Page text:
Monday, April 27, 2009

Start Sweating: The Poetry of Prose

This past weekend I attended of poetry reading at Sarah Lawrence College in Bronxville, New York. The poet I went to hear was my friend and poetry mentor Kevin Pilkington. During his remarks, Kevin said that when he writes he sweats over every sentence, every phrase, every word, every comma, and every period. In poetry, that's what you have to do. Each word must work. If it doesn't, it must be replaced or deleted.

Certainly the same applies to prose. When editing my fiction or nonfiction, I sometimes find myself keeping certain words or phrases that I personally think are brilliant -- poetic, almost. Yet while I try to justify the retention, my internal editor's voice is screaming at me: Doesn't belong here! Not working! Delete! Delete! Delete!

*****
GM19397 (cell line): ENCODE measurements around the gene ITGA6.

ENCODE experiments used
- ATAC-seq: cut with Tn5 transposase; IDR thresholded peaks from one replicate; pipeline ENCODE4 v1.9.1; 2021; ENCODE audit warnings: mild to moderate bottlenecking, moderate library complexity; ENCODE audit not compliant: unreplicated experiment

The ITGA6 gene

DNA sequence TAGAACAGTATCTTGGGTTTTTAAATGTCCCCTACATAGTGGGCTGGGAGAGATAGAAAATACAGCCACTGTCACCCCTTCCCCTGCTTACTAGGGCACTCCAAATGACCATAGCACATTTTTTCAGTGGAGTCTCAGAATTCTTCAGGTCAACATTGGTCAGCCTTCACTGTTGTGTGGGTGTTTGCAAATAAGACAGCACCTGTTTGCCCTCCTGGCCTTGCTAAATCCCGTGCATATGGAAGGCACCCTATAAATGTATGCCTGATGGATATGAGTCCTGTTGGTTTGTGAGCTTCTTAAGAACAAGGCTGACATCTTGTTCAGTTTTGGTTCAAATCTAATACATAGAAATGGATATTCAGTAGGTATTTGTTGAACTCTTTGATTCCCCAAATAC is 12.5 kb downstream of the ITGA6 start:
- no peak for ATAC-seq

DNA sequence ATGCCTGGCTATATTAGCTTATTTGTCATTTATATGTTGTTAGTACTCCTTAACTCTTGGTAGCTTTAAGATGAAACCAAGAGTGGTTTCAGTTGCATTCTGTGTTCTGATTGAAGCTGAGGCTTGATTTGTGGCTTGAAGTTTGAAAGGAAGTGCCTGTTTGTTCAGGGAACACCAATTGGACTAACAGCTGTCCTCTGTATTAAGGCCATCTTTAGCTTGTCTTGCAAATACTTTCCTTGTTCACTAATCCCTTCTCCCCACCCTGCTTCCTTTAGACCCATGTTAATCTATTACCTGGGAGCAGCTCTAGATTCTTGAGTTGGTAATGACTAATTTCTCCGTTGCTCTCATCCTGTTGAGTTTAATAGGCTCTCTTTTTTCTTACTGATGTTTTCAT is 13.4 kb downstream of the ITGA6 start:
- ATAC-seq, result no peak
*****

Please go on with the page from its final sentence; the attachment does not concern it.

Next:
All writers -- poets, journalists, fiction writers -- need to listen carefully to that internal editor. And we all need to do what Kevin does: Sweat it out until you get it right.

To read more about Kevin's views on the writing life and process, check out this interview. To enjoy the results of his process, check out one of his collections. Here's my favorite, so far.

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